Hooper v Primeau[1] is an intriguing Québec case, one brimming with contradictory allegations of fraud, infidelity, and sham transactions. This bulletin deals with the legal consequences flowing from a singularly unique fact found by the trial judge – namely that two experienced businessmen bet $517,000 on a best of three game of Rock, Paper, Scissors.[2] After the match, the winner had the loser sign a notarized recognition of debt contract that was secured by a hypothec (mortgage) over the loser’s house. The winner subsequently attempted to enforce the gambling debt and hypothec, leading to litigation.

At issue was whether the gambling contract was valid and enforceable. Under Québec’s Civil Code, these are two separate issues and will be addressed in turn. Validity and enforceability for private-law purposes are also distinct from whether a gambling contract complies with Canada’s Criminal Code provisions on gambling (although this was not a criminal prosecution and, understandably, the Criminal Code was not raised by either side in this case).

Beginning with validity, gambling contracts in Québec are valid only if they satisfy either branch of a two-branch test:[3]

  • the gambling contract is specifically authorized by a law or regulation (e.g., gambling via state-run lottery schemes[4]); or
  • the gambling contract fulfills the following three requirements: (i) the wager relates to the outcome of a lawful activity, (ii) the outcome of that activity depends solely on the skill or physical exertion of the participants, and (iii) the amount wagered is not immoderate given the circumstances.

For obvious reasons, the statutory authorization branch was not applicable here. As a result, the validity of the gambling contract – and the $517,000 debt to which it gave rise – turned on whether the Rock-Paper-Scissors match satisfied the second branch of the validity test.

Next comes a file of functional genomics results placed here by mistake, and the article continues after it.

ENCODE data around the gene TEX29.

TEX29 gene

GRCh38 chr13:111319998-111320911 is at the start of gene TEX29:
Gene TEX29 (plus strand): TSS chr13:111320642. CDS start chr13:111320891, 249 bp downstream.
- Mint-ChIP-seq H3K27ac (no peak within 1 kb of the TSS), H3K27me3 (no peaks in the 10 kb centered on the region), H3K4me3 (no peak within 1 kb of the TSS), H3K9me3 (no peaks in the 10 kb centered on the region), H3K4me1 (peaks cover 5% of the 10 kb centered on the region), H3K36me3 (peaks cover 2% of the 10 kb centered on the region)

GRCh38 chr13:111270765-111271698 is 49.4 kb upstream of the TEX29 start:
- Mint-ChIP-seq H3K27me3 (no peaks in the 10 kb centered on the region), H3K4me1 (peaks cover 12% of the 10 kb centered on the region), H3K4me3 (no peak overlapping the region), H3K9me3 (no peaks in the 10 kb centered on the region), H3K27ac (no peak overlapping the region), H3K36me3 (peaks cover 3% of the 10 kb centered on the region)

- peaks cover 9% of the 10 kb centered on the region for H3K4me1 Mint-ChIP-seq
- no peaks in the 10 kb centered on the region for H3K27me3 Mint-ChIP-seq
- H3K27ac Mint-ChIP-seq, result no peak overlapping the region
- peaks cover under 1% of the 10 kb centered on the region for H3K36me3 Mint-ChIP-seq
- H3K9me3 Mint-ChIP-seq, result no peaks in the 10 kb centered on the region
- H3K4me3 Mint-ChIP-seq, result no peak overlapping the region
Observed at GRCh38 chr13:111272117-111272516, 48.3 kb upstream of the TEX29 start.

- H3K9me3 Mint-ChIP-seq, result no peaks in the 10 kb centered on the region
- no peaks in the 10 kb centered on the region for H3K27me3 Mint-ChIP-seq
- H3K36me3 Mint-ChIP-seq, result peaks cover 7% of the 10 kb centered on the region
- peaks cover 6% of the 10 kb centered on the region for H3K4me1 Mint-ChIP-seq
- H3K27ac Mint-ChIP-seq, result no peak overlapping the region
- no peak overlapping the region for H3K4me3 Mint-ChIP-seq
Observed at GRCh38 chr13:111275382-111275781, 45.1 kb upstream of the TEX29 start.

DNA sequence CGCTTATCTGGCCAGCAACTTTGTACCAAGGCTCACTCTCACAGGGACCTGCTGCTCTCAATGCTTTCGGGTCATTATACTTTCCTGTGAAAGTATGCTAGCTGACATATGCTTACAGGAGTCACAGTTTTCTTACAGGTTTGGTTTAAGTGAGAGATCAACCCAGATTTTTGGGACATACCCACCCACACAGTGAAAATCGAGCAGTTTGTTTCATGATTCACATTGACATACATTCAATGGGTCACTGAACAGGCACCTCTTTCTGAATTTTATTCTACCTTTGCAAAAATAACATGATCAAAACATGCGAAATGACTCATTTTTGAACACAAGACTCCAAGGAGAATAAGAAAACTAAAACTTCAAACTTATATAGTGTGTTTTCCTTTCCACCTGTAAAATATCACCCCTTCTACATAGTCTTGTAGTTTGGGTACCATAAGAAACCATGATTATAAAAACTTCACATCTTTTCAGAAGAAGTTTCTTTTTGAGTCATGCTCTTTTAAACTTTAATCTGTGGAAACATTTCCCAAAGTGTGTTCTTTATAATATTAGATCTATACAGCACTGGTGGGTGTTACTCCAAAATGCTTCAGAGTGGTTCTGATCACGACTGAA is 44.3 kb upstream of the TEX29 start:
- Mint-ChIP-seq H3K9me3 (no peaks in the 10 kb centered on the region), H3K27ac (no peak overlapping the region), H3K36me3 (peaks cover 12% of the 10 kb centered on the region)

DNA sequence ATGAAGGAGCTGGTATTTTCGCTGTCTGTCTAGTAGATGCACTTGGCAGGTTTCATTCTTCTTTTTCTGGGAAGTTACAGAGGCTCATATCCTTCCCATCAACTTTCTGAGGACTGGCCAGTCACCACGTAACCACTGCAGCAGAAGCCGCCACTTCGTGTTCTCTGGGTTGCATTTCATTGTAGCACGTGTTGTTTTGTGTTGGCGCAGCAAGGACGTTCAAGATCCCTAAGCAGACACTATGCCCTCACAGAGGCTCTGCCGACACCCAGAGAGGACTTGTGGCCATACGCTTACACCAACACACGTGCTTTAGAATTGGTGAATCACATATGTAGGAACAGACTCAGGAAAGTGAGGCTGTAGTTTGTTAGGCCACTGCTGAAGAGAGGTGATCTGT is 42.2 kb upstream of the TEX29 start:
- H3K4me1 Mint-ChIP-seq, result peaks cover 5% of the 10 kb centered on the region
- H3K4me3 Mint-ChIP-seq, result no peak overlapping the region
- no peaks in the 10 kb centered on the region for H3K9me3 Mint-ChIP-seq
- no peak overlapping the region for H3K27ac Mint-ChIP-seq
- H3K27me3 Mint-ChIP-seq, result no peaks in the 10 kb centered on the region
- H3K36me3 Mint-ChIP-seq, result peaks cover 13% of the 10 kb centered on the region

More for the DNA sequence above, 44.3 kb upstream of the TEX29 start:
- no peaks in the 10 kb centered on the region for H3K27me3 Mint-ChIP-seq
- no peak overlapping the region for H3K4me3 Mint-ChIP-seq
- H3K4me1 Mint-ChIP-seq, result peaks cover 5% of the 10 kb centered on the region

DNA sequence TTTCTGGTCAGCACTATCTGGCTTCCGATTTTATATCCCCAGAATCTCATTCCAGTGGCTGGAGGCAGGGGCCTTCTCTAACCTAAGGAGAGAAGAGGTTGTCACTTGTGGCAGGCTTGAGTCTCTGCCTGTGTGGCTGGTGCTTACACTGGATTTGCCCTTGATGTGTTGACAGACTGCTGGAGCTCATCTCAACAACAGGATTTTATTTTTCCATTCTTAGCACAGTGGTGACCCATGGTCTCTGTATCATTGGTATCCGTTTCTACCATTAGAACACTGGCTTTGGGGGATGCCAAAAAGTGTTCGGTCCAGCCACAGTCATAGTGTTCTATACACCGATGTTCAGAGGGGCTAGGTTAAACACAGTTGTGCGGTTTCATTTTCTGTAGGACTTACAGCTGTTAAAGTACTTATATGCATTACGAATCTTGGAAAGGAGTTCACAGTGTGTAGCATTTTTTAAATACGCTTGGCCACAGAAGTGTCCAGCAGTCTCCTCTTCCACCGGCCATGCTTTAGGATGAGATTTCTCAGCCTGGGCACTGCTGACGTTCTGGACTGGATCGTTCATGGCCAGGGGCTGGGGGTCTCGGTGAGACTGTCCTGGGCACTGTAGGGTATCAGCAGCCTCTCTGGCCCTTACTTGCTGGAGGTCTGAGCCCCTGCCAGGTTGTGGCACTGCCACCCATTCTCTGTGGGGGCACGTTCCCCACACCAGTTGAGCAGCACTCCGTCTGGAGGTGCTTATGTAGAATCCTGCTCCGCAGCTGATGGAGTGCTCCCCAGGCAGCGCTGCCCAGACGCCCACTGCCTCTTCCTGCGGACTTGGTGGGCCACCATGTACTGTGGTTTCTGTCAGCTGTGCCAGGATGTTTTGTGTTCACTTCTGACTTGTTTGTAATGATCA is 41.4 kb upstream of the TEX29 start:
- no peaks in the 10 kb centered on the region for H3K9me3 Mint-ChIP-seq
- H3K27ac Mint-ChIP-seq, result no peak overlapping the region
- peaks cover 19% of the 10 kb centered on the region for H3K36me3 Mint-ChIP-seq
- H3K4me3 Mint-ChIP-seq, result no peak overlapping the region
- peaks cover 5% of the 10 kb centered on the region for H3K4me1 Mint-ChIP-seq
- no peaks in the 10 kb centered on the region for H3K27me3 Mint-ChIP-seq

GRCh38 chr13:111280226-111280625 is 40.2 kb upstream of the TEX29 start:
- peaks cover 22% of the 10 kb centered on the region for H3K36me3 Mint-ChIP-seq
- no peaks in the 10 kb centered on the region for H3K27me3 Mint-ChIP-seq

On the second branch, two of the three requirements were disputed. While no one questioned the lawfulness of playing Rock-Paper-Scissors, Mr. Hooper argued that Rock-Paper-Scissors was a game of pure chance, rather than an activity of skill or physical exertion. The court disagreed, ruling that Rock-Paper-Scissors involves skill in various ways, such as rapid execution of the chosen move, observation of an opponent’s move, and strategic choice of move over the course of the three-game match.[5] Thus, the first two requirements were met.[6]

However, the judge also found that the amount of the bet was immoderate in the circumstances, because Mr. Hooper was in a financially-precarious position and could not afford to engage in bets on the order of more than $500,000. Thus, the gambling contract failed to fulfill the third requirement and was therefore invalid.[7]

Turning from validity to enforceability, the trial judge ruled that even if the contract had been valid, it would have been unenforceable. In Québec, gambling contracts that are not specifically authorized by a law or regulation (again, like state-run lotteries) cannot be enforced by legal process, even if valid. So the winner can’t force the loser to pay, but neither can the loser force the winner to return any amounts voluntarily paid.[8] Here, the gambling contract was not authorized by law, and was thus unenforceable.[9]